The 6LN places a cryptographic identifier, the Crypto-ID, in the ROVR that is associated with the address at the first registration, enabling the 6LR to later challenge it to verify that it is the original Registering Node. The challenge may happen at any time at the discretion of the 6LR and the 6LBR. A valid registration in the 6LR or the 6LBR MUST NOT be altered until the challenge is complete.

When the "A" flag in a subnet is set, the 6LR MUST challenge the 6LN before it creates a Binding with the "C" flag set in the EARO. The 6LR MUST also challenge the 6LN when a new registration attempts to change a parameter of an already validated Binding for that 6LN, for instance, its Source link-layer address. Such verification protects against an attacker that attempts to steal the address of an honest node.

The 6LR MUST indicate to the 6LBR that it performed a successful validation by setting a status code of 5 ("Validation Requested") in the EDAR. Upon a subsequent EDAR from a new 6LR with a status code that is not 5 for a validated Binding, the 6LBR MUST indicate to the new 6LR that it needs to challenge the 6LN using a status code of 5 in the Extended Duplicate Address Confirmation (EDAC).

The 6LR MUST challenge the 6LN when the 6LBR signals to do so, which is done with an EDAC message with a status code of 5. The EDAC is echoed by the 6LR in the NA(EARO) back to the Registering Node. The 6LR SHOULD also challenge all its attached 6LNs at the time the 6LBR turns the "A" flag on in the 6CIO in orders to detect an issue immediately.

If the 6LR does not support the Crypto-Type, it MUST reply with an EARO status code of 10 "Validation Failed" without a challenge. In that case, the 6LN may try another Crypto-Type until it falls back to Crypto-Type 0, which MUST be supported by all 6LRs.

A node may use more than one IPv6 address at the same time. The separation of the address and the cryptographic material avoids the need for the constrained device to compute multiple keys for multiple addresses. The 6LN MAY use the same Crypto-ID to prove the ownership of multiple IPv6 addresses. The 6LN MAY also derive multiple Crypto-IDs from the same key pair by changing the modifier.

6.1. First Exchange with a 6LR

A 6LN registers to a 6LR that is one hop away from it with the "C" flag set in the EARO, indicating that the ROVR field contains a Crypto-ID. The Target Address in the NS message indicates the IPv6 address that the 6LN is trying to register [RFC8505]. The on-link (local) protocol interactions are shown in Figure 6. If the 6LR does not have a state with the 6LN that is consistent with the NS(EARO), then it replies with a challenge NA(EARO, status=Validation Requested) that contains a Nonce Option (shown as NonceLR in Figure 6).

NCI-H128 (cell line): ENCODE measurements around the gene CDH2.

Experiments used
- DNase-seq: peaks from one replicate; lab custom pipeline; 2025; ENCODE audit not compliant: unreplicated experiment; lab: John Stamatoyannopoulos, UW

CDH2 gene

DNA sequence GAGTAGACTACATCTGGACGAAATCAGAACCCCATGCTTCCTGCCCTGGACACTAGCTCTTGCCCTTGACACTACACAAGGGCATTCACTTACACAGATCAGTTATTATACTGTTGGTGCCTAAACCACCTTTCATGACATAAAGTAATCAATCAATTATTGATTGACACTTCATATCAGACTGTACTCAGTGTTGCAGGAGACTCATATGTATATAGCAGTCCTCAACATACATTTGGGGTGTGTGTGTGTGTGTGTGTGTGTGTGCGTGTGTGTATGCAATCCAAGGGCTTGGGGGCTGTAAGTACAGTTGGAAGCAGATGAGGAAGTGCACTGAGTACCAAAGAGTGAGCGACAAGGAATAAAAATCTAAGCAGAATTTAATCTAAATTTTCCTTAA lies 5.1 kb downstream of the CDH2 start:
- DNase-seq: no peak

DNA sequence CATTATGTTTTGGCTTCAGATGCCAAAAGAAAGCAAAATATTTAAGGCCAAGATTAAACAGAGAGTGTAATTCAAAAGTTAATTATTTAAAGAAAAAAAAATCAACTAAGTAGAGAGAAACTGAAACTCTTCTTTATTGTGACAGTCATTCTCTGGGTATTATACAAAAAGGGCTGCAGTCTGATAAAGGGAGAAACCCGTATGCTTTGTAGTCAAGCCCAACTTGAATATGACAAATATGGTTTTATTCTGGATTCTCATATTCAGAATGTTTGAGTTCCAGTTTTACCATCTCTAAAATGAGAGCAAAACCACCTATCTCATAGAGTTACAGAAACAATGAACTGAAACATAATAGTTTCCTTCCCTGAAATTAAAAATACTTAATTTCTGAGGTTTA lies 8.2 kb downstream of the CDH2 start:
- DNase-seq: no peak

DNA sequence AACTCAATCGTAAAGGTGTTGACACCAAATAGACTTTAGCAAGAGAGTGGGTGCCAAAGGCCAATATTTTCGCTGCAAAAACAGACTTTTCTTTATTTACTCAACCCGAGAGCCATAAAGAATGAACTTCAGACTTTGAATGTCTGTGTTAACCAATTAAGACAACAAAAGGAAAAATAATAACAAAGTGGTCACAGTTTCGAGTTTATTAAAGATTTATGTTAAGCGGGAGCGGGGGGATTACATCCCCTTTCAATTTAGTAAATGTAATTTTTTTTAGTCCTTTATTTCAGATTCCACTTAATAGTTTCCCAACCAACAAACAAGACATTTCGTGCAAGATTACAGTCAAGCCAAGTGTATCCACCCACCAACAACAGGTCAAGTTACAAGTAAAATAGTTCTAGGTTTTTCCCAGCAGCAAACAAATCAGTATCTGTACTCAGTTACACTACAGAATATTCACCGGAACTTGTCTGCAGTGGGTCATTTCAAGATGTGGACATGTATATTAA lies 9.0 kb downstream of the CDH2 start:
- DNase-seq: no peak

6LN                                                     6LR
     |                                                       |
     |<------------------------- RA -------------------------|
     |                                                       | ^
     |---------------- NS with EARO (Crypto-ID) ------------>| |
     |                                                       | option
     |<- NA with EARO(status=Validation Requested), NonceLR  | |
     |                                                       | v
     |------- NS with EARO, CIPO, NonceLN and NDPSO -------->|
     |                                                       |
     |<------------------- NA with EARO ---------------------|
     |                                                       |
     |                                                       |
     |--------------- NS with EARO (Crypto-ID) ------------->|
     |                                                       |
     |<------------------- NA with EARO ---------------------|
     |                                                       |
     |                                                       |
     |--------------- NS with EARO (Crypto-ID) ------------->|
     |                                                       |
     |<------------------- NA with EARO ---------------------|
     |                                                       |
Figure 6: On-Link Protocol Operation

The Nonce Option contains a nonce value that, to the extent possible for the implementation, was never used before. This specification inherits the idea from [RFC3971] that the nonce is a random value. Ideally, an implementation uses an unpredictable cryptographically random value [BCP106]. But that may be impractical in some LLN scenarios with resource-constrained devices.